E. Coli Outbreak Across Indiana & Midwest May Be Linked to Wendy’s Lettuce
An E. Coli outbreak has been linked to lettuce served at Wendy's restaurants across Indiana and other parts of the midwest, according to the CDC.
What Exactly Is E. Coli?
E. Coli is the commonly abbreviated name for the group of Escherichia coli bacterias. It is often found in our environments, in our digestive tract, as well as in the digestive tract of animals, and it is also commonly found in food. There are several different kinds of E. Coli bacteria and most of them are harmless to humans. However, there are that some can cause a variety of symptoms ranging from upset stomach and diarrhea to respiratory infections and even pneumonia, according to the Center for Disease Control and Prevention.
Source of the Current Outbreak
The CDC says they have not yet identified a confirmed source of the E. Coli outbreak currently impacting people in four states, but believe it may be tied to romaine lettuce used on sandwiches at Wendy's restaurants. They say the popular fast-food chain has been proactive by removing the romaine lettuce used for sandwiches from locations in those regions as a precaution. At this time, it is not clear if the lettuce is the source of the outbreak or if the lettuce has been sold or served at any other restaurants or stores.
84 People Have Been Infected - So Far
The CDC is reporting that 84 positive cases of E. Coli have been in Indiana, Michigan, and Ohio in the midwest, as well as Pennsylvania on the east coast. Of those, 38 people have been hospitalized. According to Bloomberg, while no deaths have been reported as a result of the outbreak, eight people infected have kidney failure.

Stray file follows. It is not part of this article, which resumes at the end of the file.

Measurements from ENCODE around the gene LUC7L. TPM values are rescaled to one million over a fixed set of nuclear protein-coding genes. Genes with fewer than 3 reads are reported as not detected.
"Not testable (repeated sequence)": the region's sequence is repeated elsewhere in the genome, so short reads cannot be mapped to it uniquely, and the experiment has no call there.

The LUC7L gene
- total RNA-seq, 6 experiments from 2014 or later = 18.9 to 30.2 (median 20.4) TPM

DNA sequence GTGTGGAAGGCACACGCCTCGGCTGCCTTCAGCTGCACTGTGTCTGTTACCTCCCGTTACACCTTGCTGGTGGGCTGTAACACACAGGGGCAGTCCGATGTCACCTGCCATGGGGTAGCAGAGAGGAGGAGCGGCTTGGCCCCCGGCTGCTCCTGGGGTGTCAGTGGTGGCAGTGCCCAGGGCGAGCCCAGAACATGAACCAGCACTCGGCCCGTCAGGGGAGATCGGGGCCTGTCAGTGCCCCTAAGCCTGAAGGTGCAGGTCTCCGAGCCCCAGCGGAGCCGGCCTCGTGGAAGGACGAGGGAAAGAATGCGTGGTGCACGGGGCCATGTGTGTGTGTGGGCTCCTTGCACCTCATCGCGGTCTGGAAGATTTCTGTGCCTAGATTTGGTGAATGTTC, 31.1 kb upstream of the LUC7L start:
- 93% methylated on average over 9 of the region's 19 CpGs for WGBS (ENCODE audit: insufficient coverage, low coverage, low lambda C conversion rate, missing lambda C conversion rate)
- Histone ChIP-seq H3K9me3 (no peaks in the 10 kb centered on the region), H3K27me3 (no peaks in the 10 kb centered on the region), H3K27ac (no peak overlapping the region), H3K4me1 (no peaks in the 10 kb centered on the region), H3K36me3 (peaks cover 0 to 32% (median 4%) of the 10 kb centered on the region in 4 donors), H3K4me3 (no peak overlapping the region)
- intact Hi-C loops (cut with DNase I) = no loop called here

E. Coli Symptoms
As we mentioned earlier, there are several different types of E. Coli bacteria and they can cause a variety of symptoms ranging from mild to severe. The CDC recommends that you contact your medical professional if you experience any of the following severe symptoms:
- Diarrhea and a fever higher than 102°F
- Diarrhea for more than 3 days that is not improving
- Bloody diarrhea
- So much vomiting that you cannot keep liquids down
- Signs of dehydration, such as:
- Not peeing much
- Dry mouth and throat
- Feeling dizzy when standing up
More On the Outbreak
At the time the CDC is not advising that Wendy's, or any other restaurant or business, stop selling or serving any foods. If you have symptoms and suspect you have contracted E. Coli, it is recommended that you make a list of any and all foods you have eaten in the previous week and then contact your local or state health departments. For answers to questions you may have about E. Coli, the CDC has a resource page available here.